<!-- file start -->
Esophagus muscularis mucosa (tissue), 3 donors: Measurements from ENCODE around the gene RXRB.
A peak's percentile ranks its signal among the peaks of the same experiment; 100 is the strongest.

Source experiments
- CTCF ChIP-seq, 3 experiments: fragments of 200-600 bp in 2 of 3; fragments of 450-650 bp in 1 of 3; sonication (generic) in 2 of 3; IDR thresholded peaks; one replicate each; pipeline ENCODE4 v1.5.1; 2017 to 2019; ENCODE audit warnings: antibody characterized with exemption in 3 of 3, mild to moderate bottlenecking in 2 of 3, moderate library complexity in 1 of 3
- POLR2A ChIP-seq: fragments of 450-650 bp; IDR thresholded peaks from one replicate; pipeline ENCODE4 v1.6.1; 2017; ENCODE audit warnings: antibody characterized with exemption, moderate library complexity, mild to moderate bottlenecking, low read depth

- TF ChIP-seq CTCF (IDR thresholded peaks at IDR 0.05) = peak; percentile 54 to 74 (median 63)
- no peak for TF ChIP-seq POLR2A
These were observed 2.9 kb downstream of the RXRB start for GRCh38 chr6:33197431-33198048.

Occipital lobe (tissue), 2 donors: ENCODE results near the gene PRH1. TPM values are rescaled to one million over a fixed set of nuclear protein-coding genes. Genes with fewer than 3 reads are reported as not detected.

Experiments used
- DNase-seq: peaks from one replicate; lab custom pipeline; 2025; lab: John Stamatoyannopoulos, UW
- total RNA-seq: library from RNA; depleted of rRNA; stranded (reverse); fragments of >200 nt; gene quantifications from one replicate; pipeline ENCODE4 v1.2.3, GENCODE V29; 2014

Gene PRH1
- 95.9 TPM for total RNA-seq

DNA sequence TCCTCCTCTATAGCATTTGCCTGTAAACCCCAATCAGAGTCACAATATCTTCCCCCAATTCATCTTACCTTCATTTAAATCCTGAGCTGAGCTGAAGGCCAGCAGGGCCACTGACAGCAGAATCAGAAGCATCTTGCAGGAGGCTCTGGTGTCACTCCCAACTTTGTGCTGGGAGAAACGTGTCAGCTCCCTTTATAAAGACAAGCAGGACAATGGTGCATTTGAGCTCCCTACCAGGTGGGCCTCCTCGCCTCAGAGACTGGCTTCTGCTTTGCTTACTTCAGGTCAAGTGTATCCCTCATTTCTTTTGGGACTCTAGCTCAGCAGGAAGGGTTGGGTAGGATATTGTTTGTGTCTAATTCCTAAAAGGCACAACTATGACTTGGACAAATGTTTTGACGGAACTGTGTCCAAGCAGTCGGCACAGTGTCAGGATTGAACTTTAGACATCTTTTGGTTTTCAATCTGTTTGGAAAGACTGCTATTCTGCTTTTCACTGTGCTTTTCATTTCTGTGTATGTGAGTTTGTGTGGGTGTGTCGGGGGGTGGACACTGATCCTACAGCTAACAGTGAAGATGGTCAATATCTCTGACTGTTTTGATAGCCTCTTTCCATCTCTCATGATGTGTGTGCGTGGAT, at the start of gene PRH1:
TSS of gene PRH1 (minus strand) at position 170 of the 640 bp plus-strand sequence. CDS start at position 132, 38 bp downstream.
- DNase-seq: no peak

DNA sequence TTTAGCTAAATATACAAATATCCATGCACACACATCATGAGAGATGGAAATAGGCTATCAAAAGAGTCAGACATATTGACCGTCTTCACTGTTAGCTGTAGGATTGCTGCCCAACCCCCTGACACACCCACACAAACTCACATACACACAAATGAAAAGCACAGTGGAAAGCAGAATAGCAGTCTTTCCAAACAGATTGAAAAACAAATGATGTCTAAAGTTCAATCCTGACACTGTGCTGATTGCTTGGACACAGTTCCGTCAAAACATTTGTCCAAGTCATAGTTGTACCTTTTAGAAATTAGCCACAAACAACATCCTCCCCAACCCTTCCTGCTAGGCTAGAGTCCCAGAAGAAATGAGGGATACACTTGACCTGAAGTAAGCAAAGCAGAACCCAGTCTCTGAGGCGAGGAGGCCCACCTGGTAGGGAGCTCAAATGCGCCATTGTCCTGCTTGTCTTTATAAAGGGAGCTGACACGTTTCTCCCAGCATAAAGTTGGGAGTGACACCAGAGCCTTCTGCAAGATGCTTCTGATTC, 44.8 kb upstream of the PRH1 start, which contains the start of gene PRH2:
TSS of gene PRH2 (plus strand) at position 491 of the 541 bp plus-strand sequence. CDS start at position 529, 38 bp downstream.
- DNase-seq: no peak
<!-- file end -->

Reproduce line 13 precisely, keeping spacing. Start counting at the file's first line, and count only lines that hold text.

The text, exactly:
Gene PRH1